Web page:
Radiation therapy is an effective treatment option for patients with malignant mesothelioma. It works best in combination with other treatments such as surgery.
Treatment for All Stages of Mesothelioma
Radiation therapy is effective in treating patients with all stages of malignant mesothelioma. It is best used to shrink or stunt the growth of cancerous tumors. In patients with early stage mesothelioma, radiation is often combined with curative surgical treatments. In the advanced stages, it is used to provide pain relief to patients.
Benefits of Radiation Treatment
Radiation treatment used in a multimodal setting before and after surgery has had the result of increasing life expectancies in some cases.
Target Mesothelioma Tumors
Innovative radiation techniques can be used to directly target tumors, sparing healthy cells and tissue.
Radiation treatment is used for pain relief purposes in patients in all stages of mesothelioma by shrinking tumors.
Mesothelioma is a rare cancer, and most oncologists don’t have extensive experience treating it. It’s important to find a doctor who specializes in mesothelioma treatment. A patient’s doctor (or team of doctors) recommends a treatment plan for them, which may include radiation. If so, a radiologist or radiation oncologist consults with them.
Patients should seek out radiation oncologists who have experience treating mesothelioma. Patients having difficulty finding the right mesothelioma specialist can use our free Doctor Match program to connect them with a specialist.
How to Get Radiation for Mesothelioma
If you want to learn more about radiation or how to start radiotherapy for mesothelioma, stick to these three steps:
- 1Meet with a mesothelioma specialist at a cancer center. They’ll provide their expert insight into your treatment options and explain the positives and concerns regarding radiation for mesothelioma. They’ll also either work directly with a radiation oncologist or can refer you to one.
- 2Learn the different types of radiotherapy. The traditional type is called photon radiation, but other methods have emerged in the 21st century. Intraoperative radiotherapy may also be an option if you’re eligible for surgery.
- 3Meet with a radiation oncologist. Learn your schedule for treatment, including how many sessions you’ll have and how much time is in between each one. They’ll also go over the side effects you might experience.
Radiation therapy consists of noninvasive treatment sessions. During these sessions, high-energy beams such as gamma rays or X-rays are used to target malignant tumors.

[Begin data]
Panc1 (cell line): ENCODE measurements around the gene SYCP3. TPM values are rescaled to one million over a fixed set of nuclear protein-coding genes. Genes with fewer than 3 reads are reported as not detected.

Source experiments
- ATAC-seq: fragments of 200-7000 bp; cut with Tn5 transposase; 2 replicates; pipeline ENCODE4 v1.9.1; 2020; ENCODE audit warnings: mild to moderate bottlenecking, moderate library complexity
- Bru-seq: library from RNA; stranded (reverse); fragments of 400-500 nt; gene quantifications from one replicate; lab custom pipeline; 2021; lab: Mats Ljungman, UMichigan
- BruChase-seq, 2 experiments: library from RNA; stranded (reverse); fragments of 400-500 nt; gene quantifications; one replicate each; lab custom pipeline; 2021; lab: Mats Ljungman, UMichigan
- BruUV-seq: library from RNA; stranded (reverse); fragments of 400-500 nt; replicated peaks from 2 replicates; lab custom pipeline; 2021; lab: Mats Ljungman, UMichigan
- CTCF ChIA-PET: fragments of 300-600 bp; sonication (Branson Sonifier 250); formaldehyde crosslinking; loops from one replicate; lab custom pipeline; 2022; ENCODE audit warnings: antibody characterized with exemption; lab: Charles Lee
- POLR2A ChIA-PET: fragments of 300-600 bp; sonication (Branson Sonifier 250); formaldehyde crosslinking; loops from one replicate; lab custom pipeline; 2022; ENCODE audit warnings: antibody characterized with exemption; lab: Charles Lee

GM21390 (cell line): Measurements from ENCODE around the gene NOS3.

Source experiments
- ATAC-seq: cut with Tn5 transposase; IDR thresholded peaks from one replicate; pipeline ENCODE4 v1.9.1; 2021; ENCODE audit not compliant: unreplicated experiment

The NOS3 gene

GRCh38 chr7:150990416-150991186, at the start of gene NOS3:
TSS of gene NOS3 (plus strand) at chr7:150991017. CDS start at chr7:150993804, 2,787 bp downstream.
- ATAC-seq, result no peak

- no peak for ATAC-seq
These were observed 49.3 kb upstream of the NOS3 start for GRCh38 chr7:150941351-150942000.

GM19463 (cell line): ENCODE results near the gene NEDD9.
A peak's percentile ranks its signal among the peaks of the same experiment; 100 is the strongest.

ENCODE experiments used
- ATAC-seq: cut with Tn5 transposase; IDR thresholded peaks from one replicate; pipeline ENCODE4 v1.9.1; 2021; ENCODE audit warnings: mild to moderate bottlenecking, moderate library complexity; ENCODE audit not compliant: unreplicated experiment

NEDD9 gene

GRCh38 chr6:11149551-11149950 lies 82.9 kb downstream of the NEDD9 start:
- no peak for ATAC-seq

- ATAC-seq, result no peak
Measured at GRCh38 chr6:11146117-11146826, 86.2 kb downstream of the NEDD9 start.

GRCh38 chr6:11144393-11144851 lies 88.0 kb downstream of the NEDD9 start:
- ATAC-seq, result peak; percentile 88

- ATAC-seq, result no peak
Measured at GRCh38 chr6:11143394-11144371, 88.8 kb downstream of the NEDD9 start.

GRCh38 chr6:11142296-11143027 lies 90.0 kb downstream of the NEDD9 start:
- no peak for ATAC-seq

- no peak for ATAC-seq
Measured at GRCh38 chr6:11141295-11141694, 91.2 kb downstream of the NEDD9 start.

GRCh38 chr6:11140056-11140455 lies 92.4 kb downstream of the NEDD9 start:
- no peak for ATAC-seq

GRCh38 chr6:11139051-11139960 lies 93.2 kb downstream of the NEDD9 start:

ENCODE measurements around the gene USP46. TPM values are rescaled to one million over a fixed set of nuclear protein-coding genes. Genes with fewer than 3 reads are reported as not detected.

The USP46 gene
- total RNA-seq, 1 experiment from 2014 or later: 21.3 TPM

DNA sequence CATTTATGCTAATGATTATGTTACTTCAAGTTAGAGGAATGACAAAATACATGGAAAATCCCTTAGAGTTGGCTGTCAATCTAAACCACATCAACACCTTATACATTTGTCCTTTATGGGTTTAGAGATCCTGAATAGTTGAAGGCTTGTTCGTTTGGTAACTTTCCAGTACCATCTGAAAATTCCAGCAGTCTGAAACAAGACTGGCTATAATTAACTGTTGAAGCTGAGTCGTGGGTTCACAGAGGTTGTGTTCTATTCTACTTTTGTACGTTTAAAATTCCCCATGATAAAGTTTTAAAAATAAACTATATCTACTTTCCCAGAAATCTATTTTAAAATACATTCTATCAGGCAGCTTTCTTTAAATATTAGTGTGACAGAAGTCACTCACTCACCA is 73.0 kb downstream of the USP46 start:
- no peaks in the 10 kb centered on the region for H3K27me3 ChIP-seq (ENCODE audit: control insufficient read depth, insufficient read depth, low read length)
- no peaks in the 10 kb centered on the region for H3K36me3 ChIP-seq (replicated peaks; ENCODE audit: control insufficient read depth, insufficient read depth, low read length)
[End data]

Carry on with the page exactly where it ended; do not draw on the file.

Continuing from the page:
Radiation oncologists prepare patients for their treatment by performing a simulation, which maps out the region and allows for doctors to ensure exact targeting. Treatment itself is painless and lasts only 5-10 minutes. The entire office visit only lasts around 30 minutes.
Patients simply come into the office and lie still while the radiation targets the cancerous tumor. Side effects like nausea or general fatigue may occur following procedures, but this is normal. Radiation therapy is a key tool in the fight against mesothelioma and most patients believe the benefits outweigh the side effects.
Studies also show that after a radical surgery, such as an extrapleural pneumonectomy (EPP), the combination of radiation and chemotherapy improves life expectancy. Some patients have lived five years or longer with this treatment combination.
Radiation Treatment Options
There are different types of radiation therapy that are used on mesothelioma patients. These options are considered after examining tumor size, metastasis, staging and general health. There are two general types of radiation therapy: external beam radiation and intraoperative radiation therapy.
External Beam Radiation
External beam radiation is effective for all stages of mesothelioma and is noninvasive. There is typically no preparation for external beam procedures. This method of radiation has significantly improved life expectancies in patients who combined this treatment with chemotherapy.
External beam radiation methods for mesothelioma include:
- X-ray Radiation
- CT Scan Radiation
- 3D Conformal Radiation
- Intensity-Modulated Radiation Therapy
Intraoperative Radiation Therapy (IORT)
IORT applies radiation directly to tumors during surgery. This allows doctors to avoid passing radiation through healthy tissue. IORT is used in early stage patients who are eligible for surgery. The use of IORT during surgery has contributed to increased survival times in many patients.